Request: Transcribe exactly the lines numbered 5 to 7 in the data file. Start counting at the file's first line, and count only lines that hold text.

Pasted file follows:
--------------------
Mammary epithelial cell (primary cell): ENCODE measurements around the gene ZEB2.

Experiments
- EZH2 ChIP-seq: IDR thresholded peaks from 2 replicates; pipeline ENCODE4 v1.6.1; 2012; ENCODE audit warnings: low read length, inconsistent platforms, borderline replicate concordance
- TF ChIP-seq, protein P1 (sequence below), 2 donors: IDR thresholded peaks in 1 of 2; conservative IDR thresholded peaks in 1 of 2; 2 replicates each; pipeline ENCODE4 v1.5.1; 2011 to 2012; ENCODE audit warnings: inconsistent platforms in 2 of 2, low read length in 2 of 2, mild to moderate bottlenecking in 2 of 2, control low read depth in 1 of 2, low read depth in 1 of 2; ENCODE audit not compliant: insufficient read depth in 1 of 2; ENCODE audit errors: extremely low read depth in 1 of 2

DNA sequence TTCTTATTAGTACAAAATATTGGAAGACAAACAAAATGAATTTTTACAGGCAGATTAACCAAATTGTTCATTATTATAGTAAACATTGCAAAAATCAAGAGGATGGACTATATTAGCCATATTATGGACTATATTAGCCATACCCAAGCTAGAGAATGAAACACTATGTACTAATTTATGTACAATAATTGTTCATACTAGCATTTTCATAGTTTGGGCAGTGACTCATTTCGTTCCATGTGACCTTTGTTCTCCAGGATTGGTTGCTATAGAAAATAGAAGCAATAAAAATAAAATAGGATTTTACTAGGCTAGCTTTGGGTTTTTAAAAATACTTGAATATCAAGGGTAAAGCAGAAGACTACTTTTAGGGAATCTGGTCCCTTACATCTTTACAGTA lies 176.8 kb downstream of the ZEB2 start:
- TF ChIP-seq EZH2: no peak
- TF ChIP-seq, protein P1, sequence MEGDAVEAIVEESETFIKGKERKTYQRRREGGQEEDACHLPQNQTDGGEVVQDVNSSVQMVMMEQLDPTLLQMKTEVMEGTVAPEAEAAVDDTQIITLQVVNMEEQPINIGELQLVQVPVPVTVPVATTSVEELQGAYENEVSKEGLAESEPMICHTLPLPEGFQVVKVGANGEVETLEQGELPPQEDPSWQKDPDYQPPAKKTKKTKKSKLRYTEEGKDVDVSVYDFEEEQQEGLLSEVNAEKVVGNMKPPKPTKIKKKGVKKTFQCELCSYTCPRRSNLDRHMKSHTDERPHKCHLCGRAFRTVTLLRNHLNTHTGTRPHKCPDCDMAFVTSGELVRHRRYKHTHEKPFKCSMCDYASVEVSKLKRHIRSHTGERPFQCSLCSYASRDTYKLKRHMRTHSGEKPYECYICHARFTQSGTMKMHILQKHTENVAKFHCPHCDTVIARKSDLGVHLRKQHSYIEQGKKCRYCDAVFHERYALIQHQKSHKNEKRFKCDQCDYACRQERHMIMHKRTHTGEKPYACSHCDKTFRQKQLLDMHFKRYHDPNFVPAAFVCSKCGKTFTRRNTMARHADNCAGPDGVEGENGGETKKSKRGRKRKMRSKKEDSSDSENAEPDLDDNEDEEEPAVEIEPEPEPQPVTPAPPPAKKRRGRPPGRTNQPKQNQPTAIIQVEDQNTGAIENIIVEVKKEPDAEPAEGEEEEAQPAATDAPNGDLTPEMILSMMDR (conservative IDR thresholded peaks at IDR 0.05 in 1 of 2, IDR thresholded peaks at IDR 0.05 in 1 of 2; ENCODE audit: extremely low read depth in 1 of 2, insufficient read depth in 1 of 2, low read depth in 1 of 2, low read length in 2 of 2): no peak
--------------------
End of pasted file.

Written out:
DNA sequence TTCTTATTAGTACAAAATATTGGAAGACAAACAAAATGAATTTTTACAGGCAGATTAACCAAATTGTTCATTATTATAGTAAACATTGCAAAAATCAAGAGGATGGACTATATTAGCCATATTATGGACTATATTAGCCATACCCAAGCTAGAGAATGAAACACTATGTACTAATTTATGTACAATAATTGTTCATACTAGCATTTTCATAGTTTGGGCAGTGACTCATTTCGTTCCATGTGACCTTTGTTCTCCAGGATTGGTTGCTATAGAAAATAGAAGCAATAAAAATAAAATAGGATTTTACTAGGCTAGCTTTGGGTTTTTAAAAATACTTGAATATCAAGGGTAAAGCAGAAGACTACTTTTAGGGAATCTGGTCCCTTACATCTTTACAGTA lies 176.8 kb downstream of the ZEB2 start:
- TF ChIP-seq EZH2: no peak
- TF ChIP-seq, protein P1, sequence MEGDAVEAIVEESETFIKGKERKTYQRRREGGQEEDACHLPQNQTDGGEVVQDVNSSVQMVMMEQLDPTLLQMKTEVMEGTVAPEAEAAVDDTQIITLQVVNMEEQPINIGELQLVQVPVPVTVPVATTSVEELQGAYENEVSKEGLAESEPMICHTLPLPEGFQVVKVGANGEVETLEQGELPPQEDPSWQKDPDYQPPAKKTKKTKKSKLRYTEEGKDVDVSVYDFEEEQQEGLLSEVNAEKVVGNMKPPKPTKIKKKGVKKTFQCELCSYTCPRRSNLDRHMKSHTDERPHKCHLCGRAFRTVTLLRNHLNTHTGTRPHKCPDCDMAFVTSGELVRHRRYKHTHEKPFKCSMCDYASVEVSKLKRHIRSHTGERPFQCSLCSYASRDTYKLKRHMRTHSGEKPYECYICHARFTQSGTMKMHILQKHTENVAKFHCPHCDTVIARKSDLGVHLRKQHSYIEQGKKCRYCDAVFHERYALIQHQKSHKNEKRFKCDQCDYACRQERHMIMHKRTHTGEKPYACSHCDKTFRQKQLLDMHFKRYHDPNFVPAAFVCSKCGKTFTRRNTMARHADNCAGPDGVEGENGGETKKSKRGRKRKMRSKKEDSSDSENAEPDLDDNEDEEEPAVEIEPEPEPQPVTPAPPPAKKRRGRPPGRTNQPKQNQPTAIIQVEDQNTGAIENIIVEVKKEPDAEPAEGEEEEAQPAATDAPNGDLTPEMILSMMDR (conservative IDR thresholded peaks at IDR 0.05 in 1 of 2, IDR thresholded peaks at IDR 0.05 in 1 of 2; ENCODE audit: extremely low read depth in 1 of 2, insufficient read depth in 1 of 2, low read depth in 1 of 2, low read length in 2 of 2): no peak